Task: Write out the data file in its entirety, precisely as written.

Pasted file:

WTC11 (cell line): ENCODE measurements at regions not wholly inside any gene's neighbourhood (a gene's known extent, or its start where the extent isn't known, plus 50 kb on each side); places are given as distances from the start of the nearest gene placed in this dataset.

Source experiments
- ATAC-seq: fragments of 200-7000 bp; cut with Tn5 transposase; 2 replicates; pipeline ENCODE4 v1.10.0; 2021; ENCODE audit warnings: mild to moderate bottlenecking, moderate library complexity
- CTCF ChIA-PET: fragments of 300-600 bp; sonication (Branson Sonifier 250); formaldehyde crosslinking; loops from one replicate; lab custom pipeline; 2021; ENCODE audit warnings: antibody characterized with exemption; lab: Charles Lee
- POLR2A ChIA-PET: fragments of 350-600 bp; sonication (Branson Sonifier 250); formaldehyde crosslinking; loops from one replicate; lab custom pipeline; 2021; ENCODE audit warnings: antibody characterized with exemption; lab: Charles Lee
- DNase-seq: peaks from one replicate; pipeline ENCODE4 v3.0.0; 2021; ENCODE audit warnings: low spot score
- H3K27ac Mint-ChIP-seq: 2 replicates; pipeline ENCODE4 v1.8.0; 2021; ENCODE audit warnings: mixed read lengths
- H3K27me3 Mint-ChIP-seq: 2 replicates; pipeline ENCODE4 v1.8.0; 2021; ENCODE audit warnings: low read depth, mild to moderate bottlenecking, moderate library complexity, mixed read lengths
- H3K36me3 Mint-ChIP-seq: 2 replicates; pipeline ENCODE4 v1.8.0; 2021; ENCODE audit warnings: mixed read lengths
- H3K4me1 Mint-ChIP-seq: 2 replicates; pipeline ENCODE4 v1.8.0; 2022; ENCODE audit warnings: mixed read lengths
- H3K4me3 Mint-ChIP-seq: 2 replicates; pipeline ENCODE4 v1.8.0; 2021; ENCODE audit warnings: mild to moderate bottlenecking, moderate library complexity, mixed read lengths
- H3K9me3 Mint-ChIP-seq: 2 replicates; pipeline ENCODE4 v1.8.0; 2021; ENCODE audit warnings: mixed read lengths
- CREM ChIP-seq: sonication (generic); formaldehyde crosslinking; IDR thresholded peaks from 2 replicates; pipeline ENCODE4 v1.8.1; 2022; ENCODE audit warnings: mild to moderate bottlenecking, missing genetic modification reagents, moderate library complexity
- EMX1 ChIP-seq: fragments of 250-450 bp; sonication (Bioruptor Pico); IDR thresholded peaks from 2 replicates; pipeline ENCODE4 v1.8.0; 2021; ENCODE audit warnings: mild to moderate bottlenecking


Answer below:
WTC11 (cell line): ENCODE measurements at regions not wholly inside any gene's neighbourhood (a gene's known extent, or its start where the extent isn't known, plus 50 kb on each side); places are given as distances from the start of the nearest gene placed in this dataset.

Source experiments
- ATAC-seq: fragments of 200-7000 bp; cut with Tn5 transposase; 2 replicates; pipeline ENCODE4 v1.10.0; 2021; ENCODE audit warnings: mild to moderate bottlenecking, moderate library complexity
- CTCF ChIA-PET: fragments of 300-600 bp; sonication (Branson Sonifier 250); formaldehyde crosslinking; loops from one replicate; lab custom pipeline; 2021; ENCODE audit warnings: antibody characterized with exemption; lab: Charles Lee
- POLR2A ChIA-PET: fragments of 350-600 bp; sonication (Branson Sonifier 250); formaldehyde crosslinking; loops from one replicate; lab custom pipeline; 2021; ENCODE audit warnings: antibody characterized with exemption; lab: Charles Lee
- DNase-seq: peaks from one replicate; pipeline ENCODE4 v3.0.0; 2021; ENCODE audit warnings: low spot score
- H3K27ac Mint-ChIP-seq: 2 replicates; pipeline ENCODE4 v1.8.0; 2021; ENCODE audit warnings: mixed read lengths
- H3K27me3 Mint-ChIP-seq: 2 replicates; pipeline ENCODE4 v1.8.0; 2021; ENCODE audit warnings: low read depth, mild to moderate bottlenecking, moderate library complexity, mixed read lengths
- H3K36me3 Mint-ChIP-seq: 2 replicates; pipeline ENCODE4 v1.8.0; 2021; ENCODE audit warnings: mixed read lengths
- H3K4me1 Mint-ChIP-seq: 2 replicates; pipeline ENCODE4 v1.8.0; 2022; ENCODE audit warnings: mixed read lengths
- H3K4me3 Mint-ChIP-seq: 2 replicates; pipeline ENCODE4 v1.8.0; 2021; ENCODE audit warnings: mild to moderate bottlenecking, moderate library complexity, mixed read lengths
- H3K9me3 Mint-ChIP-seq: 2 replicates; pipeline ENCODE4 v1.8.0; 2021; ENCODE audit warnings: mixed read lengths
- CREM ChIP-seq: sonication (generic); formaldehyde crosslinking; IDR thresholded peaks from 2 replicates; pipeline ENCODE4 v1.8.1; 2022; ENCODE audit warnings: mild to moderate bottlenecking, missing genetic modification reagents, moderate library complexity
- EMX1 ChIP-seq: fragments of 250-450 bp; sonication (Bioruptor Pico); IDR thresholded peaks from 2 replicates; pipeline ENCODE4 v1.8.0; 2021; ENCODE audit warnings: mild to moderate bottlenecking